For a Promise, you can see that as:

Last we have the associativity law:

For Promise’s, you can see this as that it doesn’t matter if you chain then methods inside the callback of another then method, or that you chain it outside of the callback on the resulting promise.

But why?

I hope this gives a sense of why a Promise is Monad-ish, but there is a caveat here. Promises are designed so that they are automatically flattened. You can’t have a Promise inside of another Promise:

But according to the left identity law, x must be equivalent to Promise.resolve(3). The monad rules don’t allow that, and for good reasons. We saw thatasync/await syntax allow for using Promise’s without writing callbacks. In Haskell, you have a similar syntax (called do-notation) that does essentially the same, but then for any Monad! The laws are essential to make such a generalized syntax predictable.

In essence, you could say that Monad-ish structures arise whenever it makes sense to do calculations by accessing the value in a callback instead of using the value directly. Here are examples of Monad-ish structures that are available in TypeScript and the problems they solve:

  • In the Promise monad you use a callback, as if you would access the value directly, it may not be there yet.
  • An Array is a monad where working with callbacks allows transforming the values without mutating an Array in a for loop
  • An Optional is a Monad that isn’t directly available in TypeScript, but you can think of it as being similar to Nullable<T> = T | null where T is not null itself. Here callbacks allow for accessing the value without having to do a manual null check.
  • An Iterable can represent a sequence of infinitely many values in JavaScript. By using callbacks you can transform it into another infinite Iterable without problems while looping over it one by one would take infinite time!

To see those types as Monad’s, you have to implement the of and flatMap function and show that the Monad laws hold. For an Array, the monad functions can be implemented as follows:

We have special async/await syntax only available for Promise’s in JavaScript. Callback hell arises when you compose a Monad from multiple other Monad’s that depend on each other, which is a very common pattern for Promise’s.

However, it is possible to have the exact same callback hell for Array’s. For example, say that we want to construct right triangles with sides a and b, and hypotenuse c.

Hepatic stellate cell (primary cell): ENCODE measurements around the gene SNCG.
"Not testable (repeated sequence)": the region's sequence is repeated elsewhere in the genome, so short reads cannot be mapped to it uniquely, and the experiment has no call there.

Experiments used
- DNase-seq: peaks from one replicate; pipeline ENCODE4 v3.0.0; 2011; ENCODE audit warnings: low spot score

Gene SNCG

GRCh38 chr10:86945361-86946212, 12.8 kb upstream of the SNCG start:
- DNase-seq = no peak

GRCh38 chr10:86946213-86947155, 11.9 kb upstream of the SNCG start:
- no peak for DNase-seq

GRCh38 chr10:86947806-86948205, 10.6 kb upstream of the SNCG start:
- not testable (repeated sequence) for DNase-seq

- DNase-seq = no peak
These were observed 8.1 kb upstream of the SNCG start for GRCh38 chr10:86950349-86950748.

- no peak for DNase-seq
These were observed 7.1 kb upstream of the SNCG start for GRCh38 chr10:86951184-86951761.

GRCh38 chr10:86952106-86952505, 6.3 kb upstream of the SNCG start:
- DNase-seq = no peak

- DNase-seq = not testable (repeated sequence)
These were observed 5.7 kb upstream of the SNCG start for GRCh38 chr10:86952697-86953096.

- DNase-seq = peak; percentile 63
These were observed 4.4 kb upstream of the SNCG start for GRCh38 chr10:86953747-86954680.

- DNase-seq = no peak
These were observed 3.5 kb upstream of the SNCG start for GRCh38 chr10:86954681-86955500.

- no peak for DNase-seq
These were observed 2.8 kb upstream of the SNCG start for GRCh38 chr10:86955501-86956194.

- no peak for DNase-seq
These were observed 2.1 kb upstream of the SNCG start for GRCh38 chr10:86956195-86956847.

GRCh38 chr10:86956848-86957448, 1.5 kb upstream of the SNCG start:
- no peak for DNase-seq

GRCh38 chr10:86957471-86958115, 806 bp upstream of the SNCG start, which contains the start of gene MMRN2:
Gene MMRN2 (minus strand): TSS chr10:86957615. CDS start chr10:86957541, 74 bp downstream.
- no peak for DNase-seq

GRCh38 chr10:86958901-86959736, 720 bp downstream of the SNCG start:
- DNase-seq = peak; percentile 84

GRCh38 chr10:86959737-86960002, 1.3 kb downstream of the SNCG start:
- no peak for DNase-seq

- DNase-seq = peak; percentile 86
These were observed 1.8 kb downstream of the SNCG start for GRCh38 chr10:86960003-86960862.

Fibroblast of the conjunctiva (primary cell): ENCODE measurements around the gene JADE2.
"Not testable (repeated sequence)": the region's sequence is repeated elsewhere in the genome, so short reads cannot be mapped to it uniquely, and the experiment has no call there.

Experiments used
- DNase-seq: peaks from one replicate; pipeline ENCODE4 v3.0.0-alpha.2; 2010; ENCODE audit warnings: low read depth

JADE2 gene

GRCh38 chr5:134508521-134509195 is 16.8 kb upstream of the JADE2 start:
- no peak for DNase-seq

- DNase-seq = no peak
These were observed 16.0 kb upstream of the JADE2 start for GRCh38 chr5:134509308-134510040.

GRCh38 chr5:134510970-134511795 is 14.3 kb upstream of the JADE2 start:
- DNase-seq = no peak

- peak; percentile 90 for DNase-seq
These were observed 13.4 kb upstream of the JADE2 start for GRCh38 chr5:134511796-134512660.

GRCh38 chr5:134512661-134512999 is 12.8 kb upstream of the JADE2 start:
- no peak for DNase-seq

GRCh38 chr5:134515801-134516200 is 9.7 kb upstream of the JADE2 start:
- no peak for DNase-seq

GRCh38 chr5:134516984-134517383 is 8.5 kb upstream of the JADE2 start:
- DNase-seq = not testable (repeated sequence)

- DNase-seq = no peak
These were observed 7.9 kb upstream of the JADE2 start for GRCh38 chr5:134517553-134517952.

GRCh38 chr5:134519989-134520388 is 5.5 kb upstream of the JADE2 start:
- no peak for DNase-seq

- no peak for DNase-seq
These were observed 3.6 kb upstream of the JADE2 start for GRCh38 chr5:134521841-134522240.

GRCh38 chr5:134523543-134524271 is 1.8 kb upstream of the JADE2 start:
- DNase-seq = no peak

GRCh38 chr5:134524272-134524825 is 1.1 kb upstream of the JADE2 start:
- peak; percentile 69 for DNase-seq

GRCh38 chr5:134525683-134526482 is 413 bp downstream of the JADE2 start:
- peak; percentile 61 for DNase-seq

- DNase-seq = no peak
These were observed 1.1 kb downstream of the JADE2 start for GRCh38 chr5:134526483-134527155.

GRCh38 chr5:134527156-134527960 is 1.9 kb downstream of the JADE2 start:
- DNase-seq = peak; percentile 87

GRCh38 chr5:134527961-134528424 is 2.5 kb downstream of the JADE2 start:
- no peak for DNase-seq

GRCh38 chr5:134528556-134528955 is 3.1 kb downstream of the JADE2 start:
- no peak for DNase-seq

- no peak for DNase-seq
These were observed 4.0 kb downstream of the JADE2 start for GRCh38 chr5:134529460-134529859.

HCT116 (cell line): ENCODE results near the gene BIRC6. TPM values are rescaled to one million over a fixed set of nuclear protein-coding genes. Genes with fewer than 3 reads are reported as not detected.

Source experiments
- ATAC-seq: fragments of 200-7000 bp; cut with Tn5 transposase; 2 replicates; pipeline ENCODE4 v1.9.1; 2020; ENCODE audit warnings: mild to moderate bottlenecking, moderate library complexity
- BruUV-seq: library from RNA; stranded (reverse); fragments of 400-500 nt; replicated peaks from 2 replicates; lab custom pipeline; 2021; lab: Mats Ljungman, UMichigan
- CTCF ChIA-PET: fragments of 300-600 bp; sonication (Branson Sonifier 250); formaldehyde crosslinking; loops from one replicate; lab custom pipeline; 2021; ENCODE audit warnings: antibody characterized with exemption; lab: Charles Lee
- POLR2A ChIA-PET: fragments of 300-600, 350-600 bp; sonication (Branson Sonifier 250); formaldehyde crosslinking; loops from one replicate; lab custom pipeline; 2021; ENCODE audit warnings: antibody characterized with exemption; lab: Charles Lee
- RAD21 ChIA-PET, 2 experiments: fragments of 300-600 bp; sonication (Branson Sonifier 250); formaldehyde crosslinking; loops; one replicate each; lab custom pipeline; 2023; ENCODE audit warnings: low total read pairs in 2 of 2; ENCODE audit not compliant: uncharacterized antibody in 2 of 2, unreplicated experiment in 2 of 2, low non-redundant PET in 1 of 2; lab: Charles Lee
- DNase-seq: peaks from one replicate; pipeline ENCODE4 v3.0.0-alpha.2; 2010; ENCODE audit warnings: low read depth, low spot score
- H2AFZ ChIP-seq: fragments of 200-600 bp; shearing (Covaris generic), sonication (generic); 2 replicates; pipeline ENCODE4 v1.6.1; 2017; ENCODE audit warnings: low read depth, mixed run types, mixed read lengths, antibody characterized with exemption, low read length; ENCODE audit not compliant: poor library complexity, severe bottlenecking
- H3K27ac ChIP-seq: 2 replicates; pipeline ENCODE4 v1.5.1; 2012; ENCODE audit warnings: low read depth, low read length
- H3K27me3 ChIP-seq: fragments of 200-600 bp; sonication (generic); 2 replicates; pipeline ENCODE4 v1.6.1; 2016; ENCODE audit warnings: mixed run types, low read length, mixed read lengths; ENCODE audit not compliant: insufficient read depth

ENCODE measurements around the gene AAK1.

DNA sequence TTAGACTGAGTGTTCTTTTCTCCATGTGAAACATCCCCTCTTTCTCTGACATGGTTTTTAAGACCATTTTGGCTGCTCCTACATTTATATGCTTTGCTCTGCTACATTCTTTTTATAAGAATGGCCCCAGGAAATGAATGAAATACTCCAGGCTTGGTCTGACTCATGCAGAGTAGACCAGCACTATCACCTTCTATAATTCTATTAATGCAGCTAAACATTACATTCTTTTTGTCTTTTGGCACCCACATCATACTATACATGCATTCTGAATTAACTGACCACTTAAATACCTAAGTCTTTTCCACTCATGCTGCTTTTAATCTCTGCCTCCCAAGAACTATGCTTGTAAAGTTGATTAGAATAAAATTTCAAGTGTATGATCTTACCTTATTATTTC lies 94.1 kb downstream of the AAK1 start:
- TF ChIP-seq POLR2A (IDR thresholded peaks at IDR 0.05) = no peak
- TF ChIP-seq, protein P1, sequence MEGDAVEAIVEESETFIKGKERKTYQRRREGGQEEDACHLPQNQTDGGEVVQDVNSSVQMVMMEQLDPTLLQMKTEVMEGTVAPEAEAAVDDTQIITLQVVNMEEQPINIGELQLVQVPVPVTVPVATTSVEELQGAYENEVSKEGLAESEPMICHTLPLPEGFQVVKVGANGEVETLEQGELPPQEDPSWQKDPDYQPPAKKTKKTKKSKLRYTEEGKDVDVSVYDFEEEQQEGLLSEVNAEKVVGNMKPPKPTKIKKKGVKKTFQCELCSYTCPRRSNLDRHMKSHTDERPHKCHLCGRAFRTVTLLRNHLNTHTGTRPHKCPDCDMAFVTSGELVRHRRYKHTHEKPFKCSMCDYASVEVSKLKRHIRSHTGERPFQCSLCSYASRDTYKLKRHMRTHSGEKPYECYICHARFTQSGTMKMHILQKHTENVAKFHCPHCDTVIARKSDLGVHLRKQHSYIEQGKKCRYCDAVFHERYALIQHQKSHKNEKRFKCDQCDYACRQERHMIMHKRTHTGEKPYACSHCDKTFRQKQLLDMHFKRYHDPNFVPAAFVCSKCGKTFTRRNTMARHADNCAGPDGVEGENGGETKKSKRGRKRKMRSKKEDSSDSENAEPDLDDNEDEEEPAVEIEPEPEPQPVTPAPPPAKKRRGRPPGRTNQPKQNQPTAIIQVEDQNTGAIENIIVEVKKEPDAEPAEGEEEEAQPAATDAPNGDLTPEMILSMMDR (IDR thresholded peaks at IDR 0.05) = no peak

And there we have callback hell again! To avoid callback hell for any Monad, Haskell came up with a special do-notation syntax that “looks” like accessing the monadic value directly, but is just syntactic sugar for a chain of flatMap’s:

Maya Victor makes a very similar point as I draw here in this post, and says that “if mapping over nested arrays was as common as dealing with asynchronous values, by 2018 we’d probably have an multi/pick syntax”. The multi/pick syntax for Array’s would look like this:

Generators can solve callback hell for any Monad in TypeScript

However, this “imaginary” syntax is actually possible in TypeScript with Generators!

The idea is essentially the same as with async functions. Instead of using await to access the value of type A of Promise<A>, we use the yield keyword to access the value of type B of any Monad<B>.

Using yield directly on a Monad works fine if you don’t care about types. For TypeScript, we need to wrap the Monad in an extra generator function, pick in the example above, to infer the type that is yielded.

this is similar to the solution used in typed-redux-saga

The multi function in the Array example accepts a Generator and will essentially rewrite the generator function as the nested chain of flatMap’s and give back the resulting Array. Because we don’t have higher kinded types in TypeScript to specify a Monad interface, it is not possible to make this syntax automatically work for any Monad in a typesafe way. However, it is possible to manually implement such multi and pick functions Monad-by-Monad, so that you can use similar typesafe Generator syntax for any Monad.

In the next part of this series, we will go over how Generator’s exactly work. This Generator syntax may not often be useful for Array’s, but it helps a lot for the Reader monad (which solves dependency injection using pure functions) and the Either monad (which helps with doing error handling in a typesafe way). For those two monads, the Generator syntax makes sense for the exact same reason it makes sense for Promise’s: you often need to compose one Monad from multiple other Monads that depend on each other.

In the meantime, if you are interested in the implementation of multi and pick above you can check how it was implemented in the following code sandbox:

There is also a ZIO inspired library available for TypeScript that tries to imitate higher kinded types in TypeScript which has Generator syntax available for Monads specified in that way:

I hope you learned something new, and until next time!



Kasper Peulen
Flock. Community

Programmer, fullstack, loves learning new things.